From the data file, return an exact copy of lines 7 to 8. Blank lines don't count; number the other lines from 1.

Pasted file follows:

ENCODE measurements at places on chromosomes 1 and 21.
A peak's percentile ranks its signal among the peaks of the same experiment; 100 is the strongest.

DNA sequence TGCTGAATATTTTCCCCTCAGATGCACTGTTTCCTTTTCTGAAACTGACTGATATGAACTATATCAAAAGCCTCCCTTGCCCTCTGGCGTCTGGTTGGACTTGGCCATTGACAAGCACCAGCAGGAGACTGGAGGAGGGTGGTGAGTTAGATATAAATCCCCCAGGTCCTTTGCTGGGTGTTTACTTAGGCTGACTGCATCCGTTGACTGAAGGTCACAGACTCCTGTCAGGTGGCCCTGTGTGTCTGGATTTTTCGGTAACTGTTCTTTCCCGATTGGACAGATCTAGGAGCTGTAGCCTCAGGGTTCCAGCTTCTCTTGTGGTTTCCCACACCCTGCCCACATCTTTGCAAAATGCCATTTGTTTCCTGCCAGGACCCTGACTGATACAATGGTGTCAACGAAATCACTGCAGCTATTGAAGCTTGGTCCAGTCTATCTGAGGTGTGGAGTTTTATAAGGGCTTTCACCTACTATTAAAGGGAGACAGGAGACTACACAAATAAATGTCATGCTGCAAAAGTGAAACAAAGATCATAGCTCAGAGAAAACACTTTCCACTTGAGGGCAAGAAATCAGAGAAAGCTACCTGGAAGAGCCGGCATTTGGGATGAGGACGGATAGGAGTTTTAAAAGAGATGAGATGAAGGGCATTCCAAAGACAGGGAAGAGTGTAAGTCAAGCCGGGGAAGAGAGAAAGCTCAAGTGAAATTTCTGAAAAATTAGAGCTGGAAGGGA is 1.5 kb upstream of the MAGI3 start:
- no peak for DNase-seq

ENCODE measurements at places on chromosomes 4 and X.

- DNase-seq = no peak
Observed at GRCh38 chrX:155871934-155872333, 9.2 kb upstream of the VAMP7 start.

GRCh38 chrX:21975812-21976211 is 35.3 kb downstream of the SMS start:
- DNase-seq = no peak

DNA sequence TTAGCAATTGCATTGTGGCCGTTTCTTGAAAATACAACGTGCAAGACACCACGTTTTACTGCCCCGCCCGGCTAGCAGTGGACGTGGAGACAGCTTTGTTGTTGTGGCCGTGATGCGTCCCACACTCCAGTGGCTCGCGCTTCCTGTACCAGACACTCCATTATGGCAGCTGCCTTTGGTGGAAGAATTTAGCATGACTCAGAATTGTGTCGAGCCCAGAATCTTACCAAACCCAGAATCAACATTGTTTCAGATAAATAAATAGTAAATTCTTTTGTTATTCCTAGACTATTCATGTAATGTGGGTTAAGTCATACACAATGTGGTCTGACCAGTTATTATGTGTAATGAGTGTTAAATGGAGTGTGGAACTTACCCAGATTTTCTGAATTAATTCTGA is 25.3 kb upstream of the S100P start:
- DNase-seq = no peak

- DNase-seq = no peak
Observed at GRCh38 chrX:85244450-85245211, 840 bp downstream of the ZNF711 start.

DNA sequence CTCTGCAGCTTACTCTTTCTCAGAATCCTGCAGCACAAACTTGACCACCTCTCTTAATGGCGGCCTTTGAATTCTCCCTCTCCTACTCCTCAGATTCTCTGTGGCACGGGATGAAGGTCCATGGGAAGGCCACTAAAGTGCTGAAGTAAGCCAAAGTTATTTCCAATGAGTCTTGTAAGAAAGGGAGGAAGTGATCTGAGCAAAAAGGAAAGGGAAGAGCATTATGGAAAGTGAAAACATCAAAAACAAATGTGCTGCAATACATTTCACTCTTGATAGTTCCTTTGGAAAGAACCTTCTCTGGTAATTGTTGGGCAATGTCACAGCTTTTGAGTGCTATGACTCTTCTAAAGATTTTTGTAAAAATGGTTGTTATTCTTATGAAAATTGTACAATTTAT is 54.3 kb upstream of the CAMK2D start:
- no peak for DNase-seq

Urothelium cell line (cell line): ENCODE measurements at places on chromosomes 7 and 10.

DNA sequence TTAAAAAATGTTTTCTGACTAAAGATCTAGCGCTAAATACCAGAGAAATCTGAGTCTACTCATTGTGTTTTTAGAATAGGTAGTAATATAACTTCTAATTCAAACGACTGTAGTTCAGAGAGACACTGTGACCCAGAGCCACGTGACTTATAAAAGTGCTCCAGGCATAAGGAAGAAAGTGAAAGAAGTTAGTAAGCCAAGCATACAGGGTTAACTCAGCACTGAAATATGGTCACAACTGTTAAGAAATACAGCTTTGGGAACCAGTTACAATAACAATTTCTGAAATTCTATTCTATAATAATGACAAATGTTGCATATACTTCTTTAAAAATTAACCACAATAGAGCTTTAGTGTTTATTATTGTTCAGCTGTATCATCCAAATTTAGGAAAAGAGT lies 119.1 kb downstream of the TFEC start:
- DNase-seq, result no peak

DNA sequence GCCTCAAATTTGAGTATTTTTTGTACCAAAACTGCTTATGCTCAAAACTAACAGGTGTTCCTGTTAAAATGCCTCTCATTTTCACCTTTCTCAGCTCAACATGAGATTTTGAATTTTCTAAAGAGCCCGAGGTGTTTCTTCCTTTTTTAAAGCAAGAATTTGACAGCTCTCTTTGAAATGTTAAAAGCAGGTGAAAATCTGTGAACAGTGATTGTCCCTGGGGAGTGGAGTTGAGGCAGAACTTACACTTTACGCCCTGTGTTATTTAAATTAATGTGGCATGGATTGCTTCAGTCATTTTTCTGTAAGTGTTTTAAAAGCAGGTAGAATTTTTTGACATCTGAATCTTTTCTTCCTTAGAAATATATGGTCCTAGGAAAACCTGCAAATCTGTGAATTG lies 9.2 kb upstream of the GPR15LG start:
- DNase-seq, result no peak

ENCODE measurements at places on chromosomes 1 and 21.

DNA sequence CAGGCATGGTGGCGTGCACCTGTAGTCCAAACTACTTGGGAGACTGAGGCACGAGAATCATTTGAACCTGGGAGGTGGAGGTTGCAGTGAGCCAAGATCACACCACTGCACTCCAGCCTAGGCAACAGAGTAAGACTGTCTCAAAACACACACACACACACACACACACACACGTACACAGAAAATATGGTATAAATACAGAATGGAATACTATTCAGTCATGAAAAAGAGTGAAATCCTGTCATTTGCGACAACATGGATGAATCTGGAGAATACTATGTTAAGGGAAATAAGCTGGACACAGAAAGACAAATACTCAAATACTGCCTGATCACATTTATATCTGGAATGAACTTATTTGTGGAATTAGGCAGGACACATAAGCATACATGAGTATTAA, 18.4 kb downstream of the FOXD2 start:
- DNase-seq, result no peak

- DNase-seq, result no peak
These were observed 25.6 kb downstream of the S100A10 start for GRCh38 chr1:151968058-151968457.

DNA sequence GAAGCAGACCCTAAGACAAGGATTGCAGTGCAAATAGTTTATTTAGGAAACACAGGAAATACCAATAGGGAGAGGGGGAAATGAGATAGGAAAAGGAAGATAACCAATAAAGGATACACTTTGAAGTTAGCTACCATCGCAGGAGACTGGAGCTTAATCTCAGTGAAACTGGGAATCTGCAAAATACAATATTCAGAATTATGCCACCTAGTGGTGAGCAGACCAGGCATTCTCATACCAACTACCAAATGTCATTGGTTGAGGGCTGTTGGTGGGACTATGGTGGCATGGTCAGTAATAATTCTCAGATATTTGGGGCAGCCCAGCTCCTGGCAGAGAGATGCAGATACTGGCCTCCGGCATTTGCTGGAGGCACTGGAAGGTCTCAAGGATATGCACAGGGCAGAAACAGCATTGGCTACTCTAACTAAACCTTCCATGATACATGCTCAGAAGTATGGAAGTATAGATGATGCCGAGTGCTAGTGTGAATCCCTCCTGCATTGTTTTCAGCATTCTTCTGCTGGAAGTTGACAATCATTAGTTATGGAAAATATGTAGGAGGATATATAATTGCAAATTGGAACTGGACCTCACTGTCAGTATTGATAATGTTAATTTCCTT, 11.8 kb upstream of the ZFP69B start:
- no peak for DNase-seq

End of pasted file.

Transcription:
Observed at GRCh38 chrX:155871934-155872333, 9.2 kb upstream of the VAMP7 start.

GRCh38 chrX:21975812-21976211 is 35.3 kb downstream of the SMS start: